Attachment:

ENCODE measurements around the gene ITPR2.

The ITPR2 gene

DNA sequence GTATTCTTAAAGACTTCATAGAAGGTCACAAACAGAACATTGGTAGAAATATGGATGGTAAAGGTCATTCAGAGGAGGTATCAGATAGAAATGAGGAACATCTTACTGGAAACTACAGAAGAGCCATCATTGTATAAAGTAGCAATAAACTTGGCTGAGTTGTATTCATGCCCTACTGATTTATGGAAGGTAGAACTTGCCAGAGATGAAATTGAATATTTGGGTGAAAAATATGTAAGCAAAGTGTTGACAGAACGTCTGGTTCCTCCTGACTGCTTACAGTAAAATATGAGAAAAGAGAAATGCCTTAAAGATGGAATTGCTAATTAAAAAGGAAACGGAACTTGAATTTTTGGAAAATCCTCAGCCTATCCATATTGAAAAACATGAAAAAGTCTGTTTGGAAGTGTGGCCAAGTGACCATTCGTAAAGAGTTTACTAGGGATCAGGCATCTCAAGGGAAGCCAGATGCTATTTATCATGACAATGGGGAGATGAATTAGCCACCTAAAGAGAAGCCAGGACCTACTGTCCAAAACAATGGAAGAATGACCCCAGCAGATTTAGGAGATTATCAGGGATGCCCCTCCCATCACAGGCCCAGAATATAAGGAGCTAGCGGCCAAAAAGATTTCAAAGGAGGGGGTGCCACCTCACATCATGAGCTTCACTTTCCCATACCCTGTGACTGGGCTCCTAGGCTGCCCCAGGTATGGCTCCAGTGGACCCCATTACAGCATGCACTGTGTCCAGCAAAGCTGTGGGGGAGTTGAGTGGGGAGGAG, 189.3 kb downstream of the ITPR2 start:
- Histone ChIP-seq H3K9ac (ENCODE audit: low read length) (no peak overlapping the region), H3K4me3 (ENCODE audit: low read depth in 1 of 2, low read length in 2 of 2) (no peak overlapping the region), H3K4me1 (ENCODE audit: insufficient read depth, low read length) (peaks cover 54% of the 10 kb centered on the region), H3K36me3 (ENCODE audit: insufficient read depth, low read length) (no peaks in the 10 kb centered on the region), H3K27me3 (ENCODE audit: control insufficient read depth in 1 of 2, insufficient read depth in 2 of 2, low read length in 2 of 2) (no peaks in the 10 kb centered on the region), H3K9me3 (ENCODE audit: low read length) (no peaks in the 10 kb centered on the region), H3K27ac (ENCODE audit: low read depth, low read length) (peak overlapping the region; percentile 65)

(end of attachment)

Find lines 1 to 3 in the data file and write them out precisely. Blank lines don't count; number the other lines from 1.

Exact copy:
ENCODE measurements around the gene ITPR2.

The ITPR2 gene

DNA sequence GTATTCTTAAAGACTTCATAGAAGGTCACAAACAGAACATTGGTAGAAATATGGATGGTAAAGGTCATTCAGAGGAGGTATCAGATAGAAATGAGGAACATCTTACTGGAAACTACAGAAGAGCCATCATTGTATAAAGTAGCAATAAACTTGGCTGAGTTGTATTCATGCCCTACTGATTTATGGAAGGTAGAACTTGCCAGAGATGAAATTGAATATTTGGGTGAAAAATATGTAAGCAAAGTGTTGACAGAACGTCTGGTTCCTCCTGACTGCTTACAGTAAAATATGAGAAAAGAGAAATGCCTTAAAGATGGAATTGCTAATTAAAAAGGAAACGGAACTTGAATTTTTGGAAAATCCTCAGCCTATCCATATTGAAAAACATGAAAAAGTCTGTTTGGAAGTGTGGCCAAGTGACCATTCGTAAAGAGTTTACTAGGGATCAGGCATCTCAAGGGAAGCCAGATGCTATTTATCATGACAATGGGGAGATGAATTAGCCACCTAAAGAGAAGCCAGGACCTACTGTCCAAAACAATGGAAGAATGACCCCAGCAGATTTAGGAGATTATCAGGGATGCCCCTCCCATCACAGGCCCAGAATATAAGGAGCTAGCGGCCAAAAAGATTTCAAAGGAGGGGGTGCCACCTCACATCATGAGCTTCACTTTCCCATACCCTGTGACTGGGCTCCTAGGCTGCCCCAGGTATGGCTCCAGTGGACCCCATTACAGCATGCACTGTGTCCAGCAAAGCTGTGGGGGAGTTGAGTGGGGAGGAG, 189.3 kb downstream of the ITPR2 start: